Wed, Oct 01, 2003 - Page 6 News List

First lady Laura Bush goes to Paris to kiss and make up after Gulf war



For White House planners, the image had to be picture perfect: the first lady, the American flag and the Eiffel Tower all in the same photo frame.

So when Laura Bush raised the American flag on Monday to signal the return of the US to UNESCO after a 19-year boycott, there was nothing subtle about the symbols.

Her five-day trip to Paris and Moscow is seen as part of a campaign to dispel criticism of her husband's administration as unilateralist as it seeks to win international support with a new UN resolution for more money and troops for the American occupation of Iraq.

In her 25-minute address inside the headquarters of the UN Educational, Scientific and Cultural Organization, Bush proclaimed that UNESCO could "help achieve peace by spreading the values that will help defeat terror and lead to a better and safer world: education, tolerance, respect for human life and respect for each other's differences."

Part of her speech focused on what she characterized as the administration's achievements in postwar Afghanistan and Iraq, including reopening schools. "As the civilized world stands against terror, UNESCO's work can make an enormous difference," she said.

The Reagan administration withdrew from UNESCO in 1984, charging that it had become a forum for spreading anti-American propaganda and was chronically mismanaged and corrupt. The agency lost the US contribution -- a quarter of its budget.

Koichiro Matsuura, the soft-spoken Japanese diplomat who has been UNESCO's director general since November 1999, has shaken up and slimmed down the bureaucracy, finally convincing Washington that UNESCO was worthy of rejoining.

After her speech, in the courtyard, Bush stood ramrod straight, her hand on her heart, as the mezzo-soprano Susan Graham sang The Star-Spangled Banner and the American flag was raised to join the flags of the 189 other members.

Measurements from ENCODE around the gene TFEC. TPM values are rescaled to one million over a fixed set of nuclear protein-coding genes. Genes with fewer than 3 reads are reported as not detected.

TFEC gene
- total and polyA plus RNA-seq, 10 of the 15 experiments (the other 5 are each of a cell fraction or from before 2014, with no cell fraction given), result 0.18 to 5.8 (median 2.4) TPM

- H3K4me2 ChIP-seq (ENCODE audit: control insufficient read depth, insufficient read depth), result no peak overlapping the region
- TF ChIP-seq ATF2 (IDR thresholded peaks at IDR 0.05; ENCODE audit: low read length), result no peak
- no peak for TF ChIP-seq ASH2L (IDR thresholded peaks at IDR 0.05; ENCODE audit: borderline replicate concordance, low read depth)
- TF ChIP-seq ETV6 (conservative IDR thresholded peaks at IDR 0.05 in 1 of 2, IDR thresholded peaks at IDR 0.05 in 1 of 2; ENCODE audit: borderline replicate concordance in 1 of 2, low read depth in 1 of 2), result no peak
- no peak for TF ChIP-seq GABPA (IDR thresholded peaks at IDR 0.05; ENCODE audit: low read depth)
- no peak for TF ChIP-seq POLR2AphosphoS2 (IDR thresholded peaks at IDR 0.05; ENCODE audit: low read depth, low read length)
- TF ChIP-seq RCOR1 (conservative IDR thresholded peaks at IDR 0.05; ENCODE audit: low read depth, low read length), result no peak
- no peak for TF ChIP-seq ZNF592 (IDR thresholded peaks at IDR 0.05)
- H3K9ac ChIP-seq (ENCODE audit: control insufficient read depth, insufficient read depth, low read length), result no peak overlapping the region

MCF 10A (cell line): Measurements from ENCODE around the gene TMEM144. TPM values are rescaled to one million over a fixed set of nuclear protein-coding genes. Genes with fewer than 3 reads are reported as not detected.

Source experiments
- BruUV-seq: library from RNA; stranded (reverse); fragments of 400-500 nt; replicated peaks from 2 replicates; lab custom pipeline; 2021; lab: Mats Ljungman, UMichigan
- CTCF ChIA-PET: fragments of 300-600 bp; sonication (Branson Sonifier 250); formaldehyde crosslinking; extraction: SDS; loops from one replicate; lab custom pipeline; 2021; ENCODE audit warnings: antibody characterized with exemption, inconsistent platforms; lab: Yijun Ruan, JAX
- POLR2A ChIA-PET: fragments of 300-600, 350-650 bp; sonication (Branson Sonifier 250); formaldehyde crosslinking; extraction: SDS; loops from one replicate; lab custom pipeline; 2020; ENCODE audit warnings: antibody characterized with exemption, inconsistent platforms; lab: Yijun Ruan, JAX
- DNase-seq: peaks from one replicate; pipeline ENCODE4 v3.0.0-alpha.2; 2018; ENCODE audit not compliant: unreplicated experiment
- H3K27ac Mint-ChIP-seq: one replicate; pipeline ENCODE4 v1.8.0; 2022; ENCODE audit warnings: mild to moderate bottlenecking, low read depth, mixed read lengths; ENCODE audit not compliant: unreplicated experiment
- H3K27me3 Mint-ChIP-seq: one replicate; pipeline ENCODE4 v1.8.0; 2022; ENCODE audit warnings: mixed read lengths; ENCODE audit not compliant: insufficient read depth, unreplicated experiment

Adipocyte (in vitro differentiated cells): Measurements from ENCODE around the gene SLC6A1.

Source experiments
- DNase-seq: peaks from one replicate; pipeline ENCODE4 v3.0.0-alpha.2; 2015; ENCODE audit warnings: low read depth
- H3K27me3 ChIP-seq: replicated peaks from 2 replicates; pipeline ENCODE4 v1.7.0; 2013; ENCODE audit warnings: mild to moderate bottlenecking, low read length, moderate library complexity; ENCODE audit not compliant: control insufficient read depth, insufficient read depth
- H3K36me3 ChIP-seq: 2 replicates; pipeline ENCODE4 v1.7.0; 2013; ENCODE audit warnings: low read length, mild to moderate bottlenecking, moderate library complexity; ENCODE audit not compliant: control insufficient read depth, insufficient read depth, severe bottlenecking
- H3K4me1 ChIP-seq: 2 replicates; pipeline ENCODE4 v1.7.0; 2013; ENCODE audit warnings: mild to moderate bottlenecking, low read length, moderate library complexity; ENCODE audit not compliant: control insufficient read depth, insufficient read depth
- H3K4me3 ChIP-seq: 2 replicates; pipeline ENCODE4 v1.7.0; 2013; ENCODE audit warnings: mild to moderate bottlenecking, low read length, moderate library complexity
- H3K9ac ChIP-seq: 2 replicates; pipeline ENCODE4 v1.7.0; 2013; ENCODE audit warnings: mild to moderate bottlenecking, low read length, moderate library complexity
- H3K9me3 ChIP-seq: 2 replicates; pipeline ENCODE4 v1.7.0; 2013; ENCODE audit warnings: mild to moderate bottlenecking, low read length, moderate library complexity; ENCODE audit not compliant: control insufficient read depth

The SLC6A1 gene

But Bush did not face the flag as the anthem was sung; instead, she stood perpendicular to it, enabling photographers to capture her in profile, with the flag and the Eiffel Tower behind. The scene was carefully planned for days by a White House advance team, much to the amusement of longtime UNESCO employees.

Bush, on her third solo trip abroad as first lady, also tried to burnish America's image in the eyes of France and to assure her hosts of her country's friendship.

"We can have disagreements and remain friends," she said in an interview with France 3 television that was shown on Monday. "Our attachment is very emotional."

Recalling that last year she and the president visited the graves of American soldiers killed on the Normandy beaches in World War II, she described the friendship between France and the US as "intimate and intense at the same time."

Early in the day, President Jacques Chirac welcomed Bush for a 30-minute meeting at Elysee Palace. Not one to be outdone by a photo opportunity, he kissed her hand in front of cameramen and photographers.

It was just a year ago that President Bush announced to the UN General Assembly that the United States would rejoin UNESCO.

But for Representative Tom Lantos, the ranking Democrat on the House International Relations Committee and a member of the visiting American delegation, it was a congressional, not an administration, initiative that brought America back.

"This is sort of my baby," he boasted in a telephone interview, saying that in May 2001 he and Representative Jim Leach, successfully pushed for passage of an amendment to an authorization bill directing Bush to rejoin and authorizing US$60 million for America's assessment.

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